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How to use Paint in Water Technique for Cool Liquid Photos

Last updated: September 21, 2023 - 12 min read
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Is that a 3D model? Is that a combination of two completely different images? These are the comments I got after I posted my shots from my Desintegraded series, where a tomato, chilli pepper, and broccoli seem to vaporize into a colorful cloud.

No, it’s not 3D or any elaborate post-processing. This effect was made in-camera. Welcome to the colorful world of paint in water photography!

Let’s see how you can create amazing paint shapes underwater and step up your creative still life photography.

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Nikon SB-910 Speedlight Flash
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Picking a Hero Object to Paint in Water

First of all, imagine a picture you want to get and pick an object that will be a hero of your shot.

You can shoot only abstract clouds of paint, that’s cool too. Especially if you combine two or three colors in one cloud.

But, with a specific recognizable object, you can tell a story with your photo. Your shot becomes not only a cool wallpaper but a work of art.

A pink cloud using colorful paint in water technique
Abstract clouds are fine…

You can put an amazing cloud of paint behind a perfume bottle. Or pour some paint inside a martini glass and make a ‘cloud cocktail’.

A pink cloud shot using colorful paint in water technique
But clouds with a story are even better!

You can pick some fruits or vegetables and make them dissolve in colorful clouds. Or maybe even photograph several objects at the same time and make a fast-dissolving salad.

Flowers are also a great choice for this trick. For example, here I picked a tiny Like icon made out of thick paper.

A fork of broccoli with green cloud shot using colorful paint in water technique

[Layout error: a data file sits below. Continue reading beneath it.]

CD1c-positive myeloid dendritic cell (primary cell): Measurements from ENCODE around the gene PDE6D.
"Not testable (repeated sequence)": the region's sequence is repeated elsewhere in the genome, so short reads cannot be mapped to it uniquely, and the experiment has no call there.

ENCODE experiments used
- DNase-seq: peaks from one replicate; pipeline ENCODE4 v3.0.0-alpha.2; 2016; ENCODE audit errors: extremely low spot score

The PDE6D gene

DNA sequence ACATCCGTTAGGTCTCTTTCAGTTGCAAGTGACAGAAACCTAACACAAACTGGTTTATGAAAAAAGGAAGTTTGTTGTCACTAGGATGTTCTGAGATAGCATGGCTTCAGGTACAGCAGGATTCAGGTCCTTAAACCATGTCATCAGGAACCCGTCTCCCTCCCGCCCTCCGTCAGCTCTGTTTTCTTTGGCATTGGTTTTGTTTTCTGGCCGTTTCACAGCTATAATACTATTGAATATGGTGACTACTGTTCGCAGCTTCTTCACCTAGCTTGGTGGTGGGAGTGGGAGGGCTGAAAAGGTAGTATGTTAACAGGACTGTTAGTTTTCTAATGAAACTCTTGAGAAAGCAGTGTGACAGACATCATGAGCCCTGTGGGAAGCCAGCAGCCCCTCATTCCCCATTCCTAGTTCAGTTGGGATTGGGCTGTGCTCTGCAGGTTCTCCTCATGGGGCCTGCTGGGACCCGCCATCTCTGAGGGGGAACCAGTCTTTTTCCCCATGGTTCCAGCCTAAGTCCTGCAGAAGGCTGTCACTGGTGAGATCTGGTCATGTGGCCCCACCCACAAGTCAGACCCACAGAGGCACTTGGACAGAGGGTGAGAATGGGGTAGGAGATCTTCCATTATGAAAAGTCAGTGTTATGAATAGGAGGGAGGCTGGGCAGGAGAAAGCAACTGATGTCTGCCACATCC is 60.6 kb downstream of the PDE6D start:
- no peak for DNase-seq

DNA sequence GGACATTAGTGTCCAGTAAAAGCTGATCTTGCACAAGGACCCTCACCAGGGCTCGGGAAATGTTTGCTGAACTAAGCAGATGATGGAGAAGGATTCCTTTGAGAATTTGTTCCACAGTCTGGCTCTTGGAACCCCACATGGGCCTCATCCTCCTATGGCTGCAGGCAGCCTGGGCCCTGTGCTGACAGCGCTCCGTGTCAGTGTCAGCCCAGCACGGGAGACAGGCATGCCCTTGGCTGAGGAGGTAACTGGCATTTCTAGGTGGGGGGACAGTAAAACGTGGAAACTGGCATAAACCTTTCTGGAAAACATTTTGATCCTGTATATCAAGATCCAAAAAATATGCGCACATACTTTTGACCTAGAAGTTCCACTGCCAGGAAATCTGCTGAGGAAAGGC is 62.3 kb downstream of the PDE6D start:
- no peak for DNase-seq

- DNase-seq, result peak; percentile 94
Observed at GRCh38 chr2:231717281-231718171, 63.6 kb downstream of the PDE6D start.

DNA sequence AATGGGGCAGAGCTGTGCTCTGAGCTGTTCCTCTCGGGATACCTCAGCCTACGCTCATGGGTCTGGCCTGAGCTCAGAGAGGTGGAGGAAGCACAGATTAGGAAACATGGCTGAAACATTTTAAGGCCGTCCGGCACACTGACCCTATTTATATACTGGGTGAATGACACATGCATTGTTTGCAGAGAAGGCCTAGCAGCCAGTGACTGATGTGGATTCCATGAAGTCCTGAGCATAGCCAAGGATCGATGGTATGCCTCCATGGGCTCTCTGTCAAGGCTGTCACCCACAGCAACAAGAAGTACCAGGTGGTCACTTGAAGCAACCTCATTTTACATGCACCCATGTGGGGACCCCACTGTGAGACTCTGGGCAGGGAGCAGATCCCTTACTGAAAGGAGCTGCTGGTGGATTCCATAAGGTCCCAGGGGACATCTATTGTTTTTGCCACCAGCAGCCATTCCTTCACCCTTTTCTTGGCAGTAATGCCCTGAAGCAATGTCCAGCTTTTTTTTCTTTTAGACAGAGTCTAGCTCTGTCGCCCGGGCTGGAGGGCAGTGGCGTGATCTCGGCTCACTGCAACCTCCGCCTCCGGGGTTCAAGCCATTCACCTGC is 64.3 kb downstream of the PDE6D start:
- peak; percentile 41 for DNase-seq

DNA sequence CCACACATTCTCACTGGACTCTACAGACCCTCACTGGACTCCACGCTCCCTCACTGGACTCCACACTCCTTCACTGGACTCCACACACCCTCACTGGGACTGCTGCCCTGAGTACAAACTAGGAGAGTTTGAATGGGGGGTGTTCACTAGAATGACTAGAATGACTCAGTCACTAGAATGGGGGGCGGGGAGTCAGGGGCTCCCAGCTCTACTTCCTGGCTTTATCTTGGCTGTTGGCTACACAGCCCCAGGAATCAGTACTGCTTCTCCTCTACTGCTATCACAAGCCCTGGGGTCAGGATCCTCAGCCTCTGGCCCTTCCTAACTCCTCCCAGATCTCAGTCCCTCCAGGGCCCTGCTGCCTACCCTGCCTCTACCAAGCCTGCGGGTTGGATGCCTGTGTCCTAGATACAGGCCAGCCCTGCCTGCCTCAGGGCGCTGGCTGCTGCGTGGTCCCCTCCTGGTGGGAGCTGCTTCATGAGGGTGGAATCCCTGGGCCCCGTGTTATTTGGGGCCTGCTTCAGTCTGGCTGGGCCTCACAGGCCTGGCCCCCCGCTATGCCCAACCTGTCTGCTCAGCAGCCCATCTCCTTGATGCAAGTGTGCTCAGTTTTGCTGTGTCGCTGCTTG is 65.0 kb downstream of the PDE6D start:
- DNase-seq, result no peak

Try using different fruits and vegetables

Check the Color Wheel Before Mixing Colors

It’s very tempting to use complementary colors in abstract liquid photography. Getting an image with a high color contrast is a good idea, right?

Well, not when you’re dealing with real paint. Mix red with green in a fish tank and you’ll get an unpleasant brownish mess. The same goes for purple and yellow or a popular combination of orange and blue.

graphic illustrating different color schemes
Pick colors that stay on the same quarter (or at least half) of the wheel, and not directly oppose each other.

Instead, use colors that are a bit closer to each other, but still have some color contrast. Say, blue and hot pink would produce a fantastic shade of lilac.

Warm yellow and colder shades of green can look very fresh. And orange with red can be a fiery combination!

I recommend thinking about a rainbow. If you can imagine your color combination creating a nice gradient inside a rainbow, you’re on the right path!

abstract paint in water photograph

What Props Do You Need?

Fish Tank

The first thing we need is a small fish tank. I can’t stress enough that the fish tank should be really SMALL! Four litres would be enough.

It’s important because after every iteration we need to clean and refill the fish tank. And start again.

It’s much easier if you can lift it and carry it to the bath or sink without the risk of dropping it or exhausting yourself.

A diptych of a chilli on a fork with red cloud and setup shot using colorful paint in water technique
My first fish tank was too big

I made my first experiments in 15-liters fish tank. I consider myself to be a rather sporty person. But carrying around 15 litres of water in a slippery glass box was hard.

After that, I bought the smallest fish tank I could find, and it works like a dream!

A still life diptych with purple cloud shot using colorful paint in water technique
So I switched to this one

Acrylic Paint Mixture

Another important thing is the paint. Keep in mind, that different types of dyes behave differently in water.

Acrylic paint is much denser than water. It holds together as it drifts through the tank and forms pleasing opaque clouds.

Ink (spirit-based) is light, transparent and a bit hard to control. It has a tendency to escape from the syringe before you start to push it.

Food dye is transparent, not as bright as ink and has the same density as water.